Mathai Mammen, head of research & development at J&J’s drugs business, said the company informed the safety board about the ill trial participant on Sunday. The board has asked for more information, he said, adding that the company is collecting information to answer its questions.

“It will be a few days at minimum for the right set of information to be gathered and evaluated,” Mammen said during a conference call to discuss the company’s quarterly results.

He said because the study is blinded, the company did not yet know if the ill person had been given the vaccine or a placebo.

J&J said such pauses are normal in big trials, which can include tens of thousands of people. The company said the trial is still on track to continue adding patients over the coming months.

It noted that the voluntary “study pause” in giving doses of the vaccine candidate to trial participants was different from a “regulatory hold” imposed by health authorities.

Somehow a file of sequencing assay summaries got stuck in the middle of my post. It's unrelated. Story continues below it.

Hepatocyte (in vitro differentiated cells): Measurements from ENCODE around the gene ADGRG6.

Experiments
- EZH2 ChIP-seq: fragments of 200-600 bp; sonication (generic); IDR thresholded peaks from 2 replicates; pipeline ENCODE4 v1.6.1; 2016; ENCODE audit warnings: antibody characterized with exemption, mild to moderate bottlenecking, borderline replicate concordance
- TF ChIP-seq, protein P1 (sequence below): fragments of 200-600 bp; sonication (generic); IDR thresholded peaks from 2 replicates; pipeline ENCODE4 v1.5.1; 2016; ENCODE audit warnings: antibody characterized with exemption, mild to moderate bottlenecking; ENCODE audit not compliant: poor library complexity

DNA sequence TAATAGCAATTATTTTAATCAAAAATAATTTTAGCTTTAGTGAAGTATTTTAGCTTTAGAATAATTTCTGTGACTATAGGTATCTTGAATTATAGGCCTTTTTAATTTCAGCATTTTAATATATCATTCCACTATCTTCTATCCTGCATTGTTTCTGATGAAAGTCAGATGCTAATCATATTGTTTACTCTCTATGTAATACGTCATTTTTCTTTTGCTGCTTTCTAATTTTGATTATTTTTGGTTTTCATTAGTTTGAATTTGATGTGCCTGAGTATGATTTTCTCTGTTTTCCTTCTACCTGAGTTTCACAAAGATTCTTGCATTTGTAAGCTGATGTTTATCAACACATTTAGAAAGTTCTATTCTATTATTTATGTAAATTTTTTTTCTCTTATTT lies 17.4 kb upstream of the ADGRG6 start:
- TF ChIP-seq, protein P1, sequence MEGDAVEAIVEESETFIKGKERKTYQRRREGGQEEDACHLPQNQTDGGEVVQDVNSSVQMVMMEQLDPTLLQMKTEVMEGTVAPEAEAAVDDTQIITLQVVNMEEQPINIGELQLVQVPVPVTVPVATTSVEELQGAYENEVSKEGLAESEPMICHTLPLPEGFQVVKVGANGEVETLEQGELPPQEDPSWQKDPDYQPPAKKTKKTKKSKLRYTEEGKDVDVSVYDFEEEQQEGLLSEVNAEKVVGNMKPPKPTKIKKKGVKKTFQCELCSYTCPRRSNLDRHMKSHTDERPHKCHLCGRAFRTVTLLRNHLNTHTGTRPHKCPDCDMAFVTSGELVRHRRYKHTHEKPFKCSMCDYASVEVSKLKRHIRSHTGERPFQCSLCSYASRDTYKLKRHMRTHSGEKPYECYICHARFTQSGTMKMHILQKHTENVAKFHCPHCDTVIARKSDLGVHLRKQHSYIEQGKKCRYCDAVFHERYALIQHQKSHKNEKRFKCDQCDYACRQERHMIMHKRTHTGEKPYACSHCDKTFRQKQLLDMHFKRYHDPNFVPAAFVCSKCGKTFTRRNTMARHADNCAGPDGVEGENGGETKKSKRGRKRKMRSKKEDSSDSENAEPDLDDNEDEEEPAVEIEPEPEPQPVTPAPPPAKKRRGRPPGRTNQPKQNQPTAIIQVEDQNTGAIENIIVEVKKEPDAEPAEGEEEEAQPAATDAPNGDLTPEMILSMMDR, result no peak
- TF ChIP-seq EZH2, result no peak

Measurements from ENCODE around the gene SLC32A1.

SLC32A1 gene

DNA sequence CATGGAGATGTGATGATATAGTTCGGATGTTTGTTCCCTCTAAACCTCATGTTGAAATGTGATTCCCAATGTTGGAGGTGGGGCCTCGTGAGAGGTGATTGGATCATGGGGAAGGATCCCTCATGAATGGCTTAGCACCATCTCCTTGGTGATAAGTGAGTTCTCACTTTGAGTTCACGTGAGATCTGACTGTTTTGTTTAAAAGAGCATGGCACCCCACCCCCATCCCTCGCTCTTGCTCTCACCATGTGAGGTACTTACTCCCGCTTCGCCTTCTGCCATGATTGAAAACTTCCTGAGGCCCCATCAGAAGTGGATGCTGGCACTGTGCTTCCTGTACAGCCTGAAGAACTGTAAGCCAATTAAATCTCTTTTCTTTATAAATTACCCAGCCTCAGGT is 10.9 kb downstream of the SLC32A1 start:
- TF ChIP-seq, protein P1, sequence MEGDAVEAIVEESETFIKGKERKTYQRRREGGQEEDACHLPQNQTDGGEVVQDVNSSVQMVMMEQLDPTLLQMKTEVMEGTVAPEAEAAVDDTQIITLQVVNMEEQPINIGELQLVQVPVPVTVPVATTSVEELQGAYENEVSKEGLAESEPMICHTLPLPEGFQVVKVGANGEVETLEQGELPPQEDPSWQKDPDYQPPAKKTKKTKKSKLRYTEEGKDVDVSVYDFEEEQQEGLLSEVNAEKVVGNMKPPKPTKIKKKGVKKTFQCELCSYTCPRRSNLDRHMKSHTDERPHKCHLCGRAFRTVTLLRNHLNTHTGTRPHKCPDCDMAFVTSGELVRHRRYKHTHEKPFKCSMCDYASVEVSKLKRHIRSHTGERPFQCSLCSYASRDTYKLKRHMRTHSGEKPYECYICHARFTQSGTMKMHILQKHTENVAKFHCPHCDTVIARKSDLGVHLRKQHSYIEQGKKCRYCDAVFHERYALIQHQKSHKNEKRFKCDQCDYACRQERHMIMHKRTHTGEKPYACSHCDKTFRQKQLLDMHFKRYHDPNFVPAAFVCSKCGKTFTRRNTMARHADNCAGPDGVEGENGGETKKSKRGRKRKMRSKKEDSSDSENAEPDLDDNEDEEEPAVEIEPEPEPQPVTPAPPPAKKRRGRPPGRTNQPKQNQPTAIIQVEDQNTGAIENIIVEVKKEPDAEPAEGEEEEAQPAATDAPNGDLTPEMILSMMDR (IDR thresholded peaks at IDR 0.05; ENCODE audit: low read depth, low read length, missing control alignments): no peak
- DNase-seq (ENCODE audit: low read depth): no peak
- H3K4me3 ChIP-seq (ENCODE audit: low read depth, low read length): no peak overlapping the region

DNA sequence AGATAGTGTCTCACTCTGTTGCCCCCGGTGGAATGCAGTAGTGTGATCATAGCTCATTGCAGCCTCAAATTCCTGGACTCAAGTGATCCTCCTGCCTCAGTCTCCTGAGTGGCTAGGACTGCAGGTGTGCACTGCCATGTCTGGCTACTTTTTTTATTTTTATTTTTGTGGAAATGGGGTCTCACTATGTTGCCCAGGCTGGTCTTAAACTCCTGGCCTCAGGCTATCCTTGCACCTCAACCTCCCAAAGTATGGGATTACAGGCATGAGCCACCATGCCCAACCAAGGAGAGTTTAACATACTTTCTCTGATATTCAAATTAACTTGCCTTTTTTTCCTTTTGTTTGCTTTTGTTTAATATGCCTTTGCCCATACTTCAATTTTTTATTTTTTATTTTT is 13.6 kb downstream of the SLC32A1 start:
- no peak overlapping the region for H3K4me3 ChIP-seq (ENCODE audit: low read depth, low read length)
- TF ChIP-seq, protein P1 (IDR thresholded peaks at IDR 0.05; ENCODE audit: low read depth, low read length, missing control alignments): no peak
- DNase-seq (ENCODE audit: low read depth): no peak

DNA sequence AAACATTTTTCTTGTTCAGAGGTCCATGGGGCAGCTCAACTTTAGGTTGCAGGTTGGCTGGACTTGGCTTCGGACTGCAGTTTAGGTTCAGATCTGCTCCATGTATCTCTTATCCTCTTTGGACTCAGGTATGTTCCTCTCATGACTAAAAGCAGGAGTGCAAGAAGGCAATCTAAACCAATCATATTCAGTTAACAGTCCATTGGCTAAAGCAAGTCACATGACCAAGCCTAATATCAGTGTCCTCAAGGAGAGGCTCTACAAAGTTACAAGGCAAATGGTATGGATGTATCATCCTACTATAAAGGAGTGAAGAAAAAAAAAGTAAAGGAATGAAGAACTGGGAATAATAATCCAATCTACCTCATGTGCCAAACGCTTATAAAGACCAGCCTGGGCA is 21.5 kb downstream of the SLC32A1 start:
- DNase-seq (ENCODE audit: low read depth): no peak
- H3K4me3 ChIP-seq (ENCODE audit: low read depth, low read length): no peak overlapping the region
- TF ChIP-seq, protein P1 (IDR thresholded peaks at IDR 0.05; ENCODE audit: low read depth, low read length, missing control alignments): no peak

Former FDA chief said on Twitter the trial said that the oversight of safety boards for the COVID-19 vaccine trials is evidence of the “integrity, rigor, and careful nature” of the vaccine trial process.

Experts and officials have voiced concerns that U.S. President Donald Trump could put pressure on vaccine makers to rush an unsafe or ineffective vaccine to market.

AstraZeneca last month paused late-stage trials of its experimental coronavirus vaccine developed with the University of Oxford due to a serious unexplained illness in a British study participant.